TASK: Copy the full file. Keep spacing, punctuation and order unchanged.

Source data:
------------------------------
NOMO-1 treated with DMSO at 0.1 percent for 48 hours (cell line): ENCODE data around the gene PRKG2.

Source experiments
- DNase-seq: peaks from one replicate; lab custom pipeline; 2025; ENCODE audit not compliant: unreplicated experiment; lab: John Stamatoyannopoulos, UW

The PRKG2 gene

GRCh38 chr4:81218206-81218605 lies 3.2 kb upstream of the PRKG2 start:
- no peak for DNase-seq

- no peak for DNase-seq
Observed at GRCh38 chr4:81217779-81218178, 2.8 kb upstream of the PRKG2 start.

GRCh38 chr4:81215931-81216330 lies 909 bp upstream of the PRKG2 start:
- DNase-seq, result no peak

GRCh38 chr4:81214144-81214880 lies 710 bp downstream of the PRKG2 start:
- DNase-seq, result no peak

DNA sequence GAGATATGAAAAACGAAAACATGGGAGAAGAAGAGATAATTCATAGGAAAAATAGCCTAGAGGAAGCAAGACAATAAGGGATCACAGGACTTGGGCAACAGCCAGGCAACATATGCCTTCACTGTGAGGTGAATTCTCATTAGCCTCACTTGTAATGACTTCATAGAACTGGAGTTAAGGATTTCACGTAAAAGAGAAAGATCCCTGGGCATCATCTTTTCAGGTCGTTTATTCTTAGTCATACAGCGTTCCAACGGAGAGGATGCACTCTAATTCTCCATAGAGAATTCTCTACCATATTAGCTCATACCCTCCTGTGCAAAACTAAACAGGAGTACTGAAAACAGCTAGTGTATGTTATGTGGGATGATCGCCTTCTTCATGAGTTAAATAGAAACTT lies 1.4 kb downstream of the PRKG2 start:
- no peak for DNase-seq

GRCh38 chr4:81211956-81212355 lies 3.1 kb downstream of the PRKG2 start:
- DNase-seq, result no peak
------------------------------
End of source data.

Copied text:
NOMO-1 treated with DMSO at 0.1 percent for 48 hours (cell line): ENCODE data around the gene PRKG2.

Source experiments
- DNase-seq: peaks from one replicate; lab custom pipeline; 2025; ENCODE audit not compliant: unreplicated experiment; lab: John Stamatoyannopoulos, UW

The PRKG2 gene

GRCh38 chr4:81218206-81218605 lies 3.2 kb upstream of the PRKG2 start:
- no peak for DNase-seq

- no peak for DNase-seq
Observed at GRCh38 chr4:81217779-81218178, 2.8 kb upstream of the PRKG2 start.

GRCh38 chr4:81215931-81216330 lies 909 bp upstream of the PRKG2 start:
- DNase-seq, result no peak

GRCh38 chr4:81214144-81214880 lies 710 bp downstream of the PRKG2 start:
- DNase-seq, result no peak

DNA sequence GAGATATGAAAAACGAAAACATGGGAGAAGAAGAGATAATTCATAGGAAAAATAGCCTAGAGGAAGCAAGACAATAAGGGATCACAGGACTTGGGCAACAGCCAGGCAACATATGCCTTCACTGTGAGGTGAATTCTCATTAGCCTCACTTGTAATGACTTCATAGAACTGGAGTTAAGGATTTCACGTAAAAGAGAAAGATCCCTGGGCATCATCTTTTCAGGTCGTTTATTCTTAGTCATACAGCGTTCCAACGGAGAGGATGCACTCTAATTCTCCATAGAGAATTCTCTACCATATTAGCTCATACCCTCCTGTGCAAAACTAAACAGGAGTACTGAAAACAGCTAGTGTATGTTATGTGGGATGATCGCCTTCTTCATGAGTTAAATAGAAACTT lies 1.4 kb downstream of the PRKG2 start:
- no peak for DNase-seq

GRCh38 chr4:81211956-81212355 lies 3.1 kb downstream of the PRKG2 start:
- DNase-seq, result no peak